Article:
Author Topic: REVIEW: Blue Kitten (by Suzanne M. Ferree)  (Read 522 times)

Offline Olivier Leroux

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REVIEW: Blue Kitten (by Suzanne M. Ferree)
« on: January 30, 2009, 05:08:52 PM »
Halloween Contest Results
Judged by Susan McKinney

You three have made me make a very tough decision. All three modules were FANTASTIC!!! I'll describe each separately and then I will present my results.

First I played Four Evils by James Neal. I have not yet played any Rascyc module. This was an interesting take on the vampire redeeming himself storyline. I personally am a Vampire-o-phile, just ask Don. The storyline was very straightforward and interesting. I'm trying not to give anything to big away for those who want to play it. I loved the text file with information available to the player. The hacked spells were great!! I think the way you changed them worked very well for the game. The artifacts were very nice and useful too. The pics were very well done and so were the icons. I ran into a problem running the game on my poor little computer in Windows. My combat with the Spider Queen kept freezing up while it was playing the music. Once I played in DOS only, it was fine.

Second, I played Harvest of Sorrows by Dan Crawford. This was a fantastic original game from the get-go. The music was so spooky that I turned the sound off with the alt-t key when I went to bed. (I'm in the habit of leaving the module open at a save spot when I'm tired) The border was very nice, a little bit hard on the eyes after a while but very Halloweeny. The story line flowed from point to point while keeping the player guessing at what was really going on. I particularly like the East Woods events, very spooky indeed.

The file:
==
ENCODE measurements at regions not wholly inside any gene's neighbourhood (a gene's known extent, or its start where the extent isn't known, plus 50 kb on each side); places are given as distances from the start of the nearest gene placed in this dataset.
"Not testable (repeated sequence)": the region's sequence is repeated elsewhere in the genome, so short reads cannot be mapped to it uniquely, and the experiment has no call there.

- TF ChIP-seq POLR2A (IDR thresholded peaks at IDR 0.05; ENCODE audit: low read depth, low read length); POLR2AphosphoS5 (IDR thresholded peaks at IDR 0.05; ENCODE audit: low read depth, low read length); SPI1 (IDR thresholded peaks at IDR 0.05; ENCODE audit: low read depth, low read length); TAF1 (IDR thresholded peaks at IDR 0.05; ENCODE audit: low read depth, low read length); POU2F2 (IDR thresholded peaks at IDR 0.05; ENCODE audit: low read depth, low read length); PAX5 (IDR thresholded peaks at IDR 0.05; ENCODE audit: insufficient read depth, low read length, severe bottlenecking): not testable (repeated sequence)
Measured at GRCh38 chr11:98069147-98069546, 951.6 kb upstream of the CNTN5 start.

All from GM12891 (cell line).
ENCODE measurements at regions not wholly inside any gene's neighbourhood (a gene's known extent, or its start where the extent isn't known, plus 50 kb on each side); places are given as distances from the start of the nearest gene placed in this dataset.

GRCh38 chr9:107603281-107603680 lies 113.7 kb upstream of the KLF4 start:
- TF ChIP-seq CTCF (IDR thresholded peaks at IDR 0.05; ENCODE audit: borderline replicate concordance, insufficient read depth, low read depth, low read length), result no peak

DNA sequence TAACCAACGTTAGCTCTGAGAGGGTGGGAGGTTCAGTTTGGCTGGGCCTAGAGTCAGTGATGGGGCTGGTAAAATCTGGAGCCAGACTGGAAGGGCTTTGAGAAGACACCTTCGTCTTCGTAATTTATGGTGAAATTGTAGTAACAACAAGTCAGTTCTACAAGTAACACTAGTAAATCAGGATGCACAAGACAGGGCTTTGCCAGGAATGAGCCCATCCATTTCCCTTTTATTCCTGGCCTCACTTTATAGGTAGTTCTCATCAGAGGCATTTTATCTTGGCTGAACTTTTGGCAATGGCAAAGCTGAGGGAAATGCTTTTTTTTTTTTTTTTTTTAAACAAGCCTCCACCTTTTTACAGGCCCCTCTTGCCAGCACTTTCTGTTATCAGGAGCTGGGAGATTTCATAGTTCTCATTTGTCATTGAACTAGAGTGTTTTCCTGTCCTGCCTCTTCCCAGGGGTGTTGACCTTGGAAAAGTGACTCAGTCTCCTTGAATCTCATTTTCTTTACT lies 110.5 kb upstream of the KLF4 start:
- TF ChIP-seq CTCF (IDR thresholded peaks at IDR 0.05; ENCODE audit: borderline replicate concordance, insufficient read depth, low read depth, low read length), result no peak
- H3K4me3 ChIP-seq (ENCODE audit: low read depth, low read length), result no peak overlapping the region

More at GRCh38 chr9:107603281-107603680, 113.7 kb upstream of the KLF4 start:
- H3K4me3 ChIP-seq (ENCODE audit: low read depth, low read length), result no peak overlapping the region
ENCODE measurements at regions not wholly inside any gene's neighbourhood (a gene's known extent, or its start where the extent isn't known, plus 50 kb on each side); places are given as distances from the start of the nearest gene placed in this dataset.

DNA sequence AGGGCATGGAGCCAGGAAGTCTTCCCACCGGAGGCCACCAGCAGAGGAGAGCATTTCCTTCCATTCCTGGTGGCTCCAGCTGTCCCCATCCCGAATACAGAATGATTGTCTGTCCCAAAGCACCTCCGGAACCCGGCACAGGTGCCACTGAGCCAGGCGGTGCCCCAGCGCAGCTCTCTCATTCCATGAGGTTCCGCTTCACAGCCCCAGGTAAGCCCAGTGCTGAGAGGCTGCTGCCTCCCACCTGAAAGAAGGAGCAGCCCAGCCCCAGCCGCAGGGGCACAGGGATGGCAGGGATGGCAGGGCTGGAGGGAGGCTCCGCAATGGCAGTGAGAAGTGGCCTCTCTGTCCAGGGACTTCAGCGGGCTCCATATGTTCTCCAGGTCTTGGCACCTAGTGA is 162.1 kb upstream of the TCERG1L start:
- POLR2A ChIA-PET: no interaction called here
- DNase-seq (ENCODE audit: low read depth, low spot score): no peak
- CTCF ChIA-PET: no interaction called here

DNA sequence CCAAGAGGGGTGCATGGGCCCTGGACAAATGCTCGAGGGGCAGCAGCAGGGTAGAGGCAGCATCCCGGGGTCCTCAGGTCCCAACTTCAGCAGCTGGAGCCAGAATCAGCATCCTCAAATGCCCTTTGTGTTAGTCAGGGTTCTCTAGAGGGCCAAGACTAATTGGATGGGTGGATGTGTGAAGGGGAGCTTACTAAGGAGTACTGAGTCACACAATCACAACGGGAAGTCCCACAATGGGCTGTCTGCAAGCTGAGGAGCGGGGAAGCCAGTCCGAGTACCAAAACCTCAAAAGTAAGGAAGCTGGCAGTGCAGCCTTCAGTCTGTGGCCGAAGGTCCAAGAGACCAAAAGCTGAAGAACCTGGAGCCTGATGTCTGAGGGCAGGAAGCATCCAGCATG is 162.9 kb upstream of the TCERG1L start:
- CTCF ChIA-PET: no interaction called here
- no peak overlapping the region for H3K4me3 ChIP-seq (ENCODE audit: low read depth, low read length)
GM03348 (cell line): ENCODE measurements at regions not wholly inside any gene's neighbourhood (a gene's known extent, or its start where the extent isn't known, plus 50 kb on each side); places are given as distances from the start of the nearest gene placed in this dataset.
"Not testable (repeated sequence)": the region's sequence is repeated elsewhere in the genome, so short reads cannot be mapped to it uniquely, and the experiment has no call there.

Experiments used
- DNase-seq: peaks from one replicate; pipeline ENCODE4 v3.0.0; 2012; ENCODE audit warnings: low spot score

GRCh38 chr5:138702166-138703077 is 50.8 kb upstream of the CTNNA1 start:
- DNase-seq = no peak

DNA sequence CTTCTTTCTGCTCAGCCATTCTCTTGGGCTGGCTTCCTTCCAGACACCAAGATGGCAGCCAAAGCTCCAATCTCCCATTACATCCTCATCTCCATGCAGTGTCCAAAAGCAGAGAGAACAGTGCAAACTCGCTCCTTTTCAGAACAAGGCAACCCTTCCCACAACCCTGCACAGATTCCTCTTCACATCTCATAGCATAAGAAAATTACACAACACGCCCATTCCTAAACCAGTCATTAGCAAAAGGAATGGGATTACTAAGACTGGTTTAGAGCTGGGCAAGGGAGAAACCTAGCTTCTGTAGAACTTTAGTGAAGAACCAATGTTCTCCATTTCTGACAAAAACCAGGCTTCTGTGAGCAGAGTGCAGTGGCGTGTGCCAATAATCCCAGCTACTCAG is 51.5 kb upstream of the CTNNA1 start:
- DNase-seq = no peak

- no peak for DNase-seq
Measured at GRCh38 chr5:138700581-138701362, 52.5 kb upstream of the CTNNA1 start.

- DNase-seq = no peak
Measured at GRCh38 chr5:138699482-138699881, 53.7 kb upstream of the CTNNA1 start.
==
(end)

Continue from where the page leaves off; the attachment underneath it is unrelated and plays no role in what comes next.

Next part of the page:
Thirdly, I played Blue Kitten by Suzanne Ferrare (Sorry if I misspelled your name). What a hilarious little adventure. I LOVED the brooms as arrows and the pumpkins as sling bullets. I also thought the graphics you did for the program were very nice (I am no artist). I played through the adventure a couple of times to get to the different options. The running commentary between characters reminded me of my *real* gaming group.

Something all three of you did was change the background for the combats with features and neat stuff like that. It made the games very cohesive and I personally like little details like that.

Like I said earlier, you made it a very difficult choice, but here is my tally: BTW, John V. these numbers are my rankings for the module list as well...

1ST Place - Harvest of Sorrows 9
2ND Place - Four Evils 8
3RD Place - Blue Kitten 7

BTW, Please don't throw vegetables at me!!

Offline Olivier Leroux

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Re: REVIEW: Blue Kitten (by Suzanne M. Ferree)
« Reply #1 on: February 02, 2009, 01:06:31 PM »
Blue Kitten
by Suzanne M. Ferree

Reviewed by hans

I finally got around to playing "Blue Kitten" (bluekitt.zip) by Suzanne M. Ferree. It had been on my list of "mods that I most want to play" for a very long time (since right after I played Suzanne's "Worm's Eye" (wormseye.zip), actually), but that list grows faster than I'm able to play 'em.

What I'd loved most about "Worm's Eye" was Suzanne's originality and sense of whimsy. "Blue Kitten" offers an equal feast of such unpredictable wonderment. It was a real delight to play!

The storyline at first seemed rather too short for me, but that was only after playing it through *once*. You see, like "Worm's Eye", "Blue Kitten" has multiple endings --and many paths to reach them! The dimensions of the "Blue Kitten" world grew as I replayed it over and over again. I spent an enjoyable couple of hours, all told, with the design.

The original artwork is rougher than Suzanne's later creations, yet fits perfectly within the mod's tone. Her ideas are marvelously inspired and visually full of charm.

One thing I found myself wishing there was more of was the snappy banter between the pregenerated characters. Brier Rose and her companions are as fresh and beguiling as the mod they find themselves in. It would be a pleasure to meet them again.

"Blue Kitten", like Suzanne's later "Worm's Eye", is a unique work of art. It is reflective of Suzanne, herself, rather than some assemblage of gathered fantasy clich├ęs. That quality alone gives it value, -- but it's swell fun, as well!